| Inbox |

Inbox: Issue 952

“The recent censoring of books in secular society highlights an incredible opportunity we may have to make great books available to Bais Yaakov students”


Not Worth the Deal [Inbox / Issue 951]

Continuing the inbox discussion about the Tama 38 construction in Ramat Eshkol, I wanted to add the perspective of apartment owners.

After years of moving from one rental to another, we finally bought an apartment thinking we’d be settled and wouldn’t have to move again. Then came Tama.

As everyone knows, it’s nearly impossible to live in a building undergoing Tama due to the noise, dust, utility outages, Arab workers, etc. People assume that property owners welcome Tama, because their apartments will be expanded by 20 meters. No! Many don’t think it’s worth the deal.

We intentionally bought an apartment in a building with fewer apartments, without the expense of an elevator blocking the airflow in the open stairwell. We don’t want to live through five years of Gehinnom and then have 12 additional apartments on our roof, with sloppy workmanship throughout. We don’t want rooms without windows or train-style bedrooms where you have to walk through one to get to the next. The current residents of the building don’t want to lose our covered entranceway and the bike/stroller storage area, so that the contractor can build another apartment there and profit another million dollars, or for our front lawn to be turned into a parking lot for only the new apartment owners.

Why do the new apartments get larger, private-entrance storage rooms while the old apartments get small ones at the end of a windy hallway? Who wants to be part of a construction plan that clearly focuses on the sale of the new apartments and doesn’t care about the current ones?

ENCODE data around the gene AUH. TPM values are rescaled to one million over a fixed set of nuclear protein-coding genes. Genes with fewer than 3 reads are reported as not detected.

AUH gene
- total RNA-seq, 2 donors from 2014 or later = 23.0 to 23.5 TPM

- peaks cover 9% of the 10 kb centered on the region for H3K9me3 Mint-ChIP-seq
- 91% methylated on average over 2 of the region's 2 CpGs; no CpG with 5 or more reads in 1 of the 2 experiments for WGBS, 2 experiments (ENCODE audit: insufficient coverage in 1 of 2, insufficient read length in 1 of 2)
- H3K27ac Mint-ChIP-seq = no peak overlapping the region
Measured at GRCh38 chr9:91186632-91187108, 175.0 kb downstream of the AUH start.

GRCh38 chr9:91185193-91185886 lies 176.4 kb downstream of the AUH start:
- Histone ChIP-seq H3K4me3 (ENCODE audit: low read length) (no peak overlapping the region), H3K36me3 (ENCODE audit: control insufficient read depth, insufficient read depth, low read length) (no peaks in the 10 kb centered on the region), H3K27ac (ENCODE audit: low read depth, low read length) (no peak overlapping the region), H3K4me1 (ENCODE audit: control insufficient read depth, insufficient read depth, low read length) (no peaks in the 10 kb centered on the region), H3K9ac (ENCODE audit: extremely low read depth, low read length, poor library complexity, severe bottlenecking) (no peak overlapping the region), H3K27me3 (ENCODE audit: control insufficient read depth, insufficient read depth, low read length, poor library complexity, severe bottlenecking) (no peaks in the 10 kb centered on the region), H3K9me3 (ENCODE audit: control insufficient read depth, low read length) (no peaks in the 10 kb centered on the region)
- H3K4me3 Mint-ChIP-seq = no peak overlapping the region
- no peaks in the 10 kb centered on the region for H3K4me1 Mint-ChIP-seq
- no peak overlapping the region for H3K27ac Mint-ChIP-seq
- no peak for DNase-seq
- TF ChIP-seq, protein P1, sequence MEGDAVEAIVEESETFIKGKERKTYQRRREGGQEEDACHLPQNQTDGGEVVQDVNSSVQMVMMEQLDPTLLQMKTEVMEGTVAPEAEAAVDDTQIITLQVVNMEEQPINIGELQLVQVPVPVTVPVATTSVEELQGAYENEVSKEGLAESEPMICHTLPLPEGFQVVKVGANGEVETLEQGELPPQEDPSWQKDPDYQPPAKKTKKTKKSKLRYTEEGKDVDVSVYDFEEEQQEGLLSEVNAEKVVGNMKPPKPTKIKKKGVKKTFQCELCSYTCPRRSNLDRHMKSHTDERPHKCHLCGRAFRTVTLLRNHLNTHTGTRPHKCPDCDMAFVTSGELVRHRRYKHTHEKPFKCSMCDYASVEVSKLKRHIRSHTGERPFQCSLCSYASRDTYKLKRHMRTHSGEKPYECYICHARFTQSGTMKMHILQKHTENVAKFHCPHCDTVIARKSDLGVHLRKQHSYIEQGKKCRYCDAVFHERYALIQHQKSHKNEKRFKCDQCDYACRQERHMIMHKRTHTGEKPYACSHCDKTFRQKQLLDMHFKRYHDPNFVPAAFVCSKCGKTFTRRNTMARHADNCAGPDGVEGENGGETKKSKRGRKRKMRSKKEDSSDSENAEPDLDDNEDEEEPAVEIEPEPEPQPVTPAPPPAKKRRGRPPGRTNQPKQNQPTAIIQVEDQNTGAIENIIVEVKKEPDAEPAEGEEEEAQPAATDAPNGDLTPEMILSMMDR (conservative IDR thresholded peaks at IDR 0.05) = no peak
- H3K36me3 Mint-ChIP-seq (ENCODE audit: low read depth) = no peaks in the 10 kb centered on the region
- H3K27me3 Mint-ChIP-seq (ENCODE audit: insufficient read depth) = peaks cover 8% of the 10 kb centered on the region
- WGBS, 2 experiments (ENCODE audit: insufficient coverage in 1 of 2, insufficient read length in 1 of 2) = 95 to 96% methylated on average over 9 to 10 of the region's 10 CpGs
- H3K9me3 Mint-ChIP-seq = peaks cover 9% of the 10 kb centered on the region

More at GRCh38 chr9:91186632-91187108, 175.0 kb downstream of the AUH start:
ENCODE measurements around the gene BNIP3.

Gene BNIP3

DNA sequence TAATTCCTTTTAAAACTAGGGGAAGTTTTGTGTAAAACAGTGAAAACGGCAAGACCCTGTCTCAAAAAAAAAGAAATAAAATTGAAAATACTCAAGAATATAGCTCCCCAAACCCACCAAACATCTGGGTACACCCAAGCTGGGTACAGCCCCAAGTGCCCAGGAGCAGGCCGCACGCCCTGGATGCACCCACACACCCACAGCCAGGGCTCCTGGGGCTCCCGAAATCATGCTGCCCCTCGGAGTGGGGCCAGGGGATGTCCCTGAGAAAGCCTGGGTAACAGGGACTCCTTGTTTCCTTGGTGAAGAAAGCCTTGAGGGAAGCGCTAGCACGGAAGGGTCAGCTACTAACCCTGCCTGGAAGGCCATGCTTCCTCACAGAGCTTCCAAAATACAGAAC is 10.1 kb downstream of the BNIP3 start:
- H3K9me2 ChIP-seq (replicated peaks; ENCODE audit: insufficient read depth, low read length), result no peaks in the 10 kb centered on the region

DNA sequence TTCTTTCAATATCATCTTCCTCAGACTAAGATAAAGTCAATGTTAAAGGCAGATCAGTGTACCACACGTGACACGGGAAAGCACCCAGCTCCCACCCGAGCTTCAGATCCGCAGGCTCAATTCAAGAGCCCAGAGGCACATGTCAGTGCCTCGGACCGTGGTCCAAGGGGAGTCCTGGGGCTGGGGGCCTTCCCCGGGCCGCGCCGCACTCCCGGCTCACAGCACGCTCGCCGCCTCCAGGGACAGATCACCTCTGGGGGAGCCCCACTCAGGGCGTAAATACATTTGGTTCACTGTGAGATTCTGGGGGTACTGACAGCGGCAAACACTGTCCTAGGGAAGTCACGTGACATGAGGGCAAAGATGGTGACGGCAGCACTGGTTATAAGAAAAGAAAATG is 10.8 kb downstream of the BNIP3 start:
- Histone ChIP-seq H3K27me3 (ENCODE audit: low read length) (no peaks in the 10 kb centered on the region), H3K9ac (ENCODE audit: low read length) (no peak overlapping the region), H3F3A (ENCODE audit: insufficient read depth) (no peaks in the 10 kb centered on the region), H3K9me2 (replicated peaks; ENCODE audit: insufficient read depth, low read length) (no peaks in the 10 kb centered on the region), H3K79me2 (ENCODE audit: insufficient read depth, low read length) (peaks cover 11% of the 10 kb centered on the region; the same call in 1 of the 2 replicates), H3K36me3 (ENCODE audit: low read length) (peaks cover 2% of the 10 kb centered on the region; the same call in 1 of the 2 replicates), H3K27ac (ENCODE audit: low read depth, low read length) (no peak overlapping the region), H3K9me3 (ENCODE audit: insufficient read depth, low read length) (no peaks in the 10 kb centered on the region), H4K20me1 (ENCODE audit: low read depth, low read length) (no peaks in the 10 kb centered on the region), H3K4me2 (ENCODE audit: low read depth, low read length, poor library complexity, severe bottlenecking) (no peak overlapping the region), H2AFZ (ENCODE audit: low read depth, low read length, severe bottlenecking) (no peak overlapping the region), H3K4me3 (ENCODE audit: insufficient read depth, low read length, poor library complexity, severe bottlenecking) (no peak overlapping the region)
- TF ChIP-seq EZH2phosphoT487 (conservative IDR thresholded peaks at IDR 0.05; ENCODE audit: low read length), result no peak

We can’t afford expensive lawyers to fight these plans that clearly reduce our quality of life. Sadly, this also causes a lot of friction between neighbors who disagree on the plans, and it breaks up close relationships that neighbors have had for years. The only winners are the builders and the real estate agents who fill their wallets.

M. Greenfield, Ramat Eshkol 


Perfect Timing [Voice in the Crowd / Issue 951]

I must share the Hashgachah pratis involved when I read Sruli Besser’s latest Voice in the Crowd column, “Extremely Normal” (Issue 951).

Yesterday morning, I had the unfortunate circumstance of being on hold on the phone for almost an hour. During that time, a friend tried to click in from her cell phone number. This friend lives near me in our small, yeshivish, out-of-town community, and on occasion she’ll call from her cell phone to ask me if I have a certain grocery product she can borrow or if I have room in my car for one of her kids. Because I was on hold, I couldn’t answer, so I texted her, “Sorry on hold. Call u back soon or we can text.”

Immediately, I got back an automated response. “This phone does not accept text messages. This is an automatic reply.”

Oh my gosh, I thought, Really? She’d mentioned to me in passing that she’d gotten a new flip phone, but I hadn’t realized a lack of texting ability was part of the change.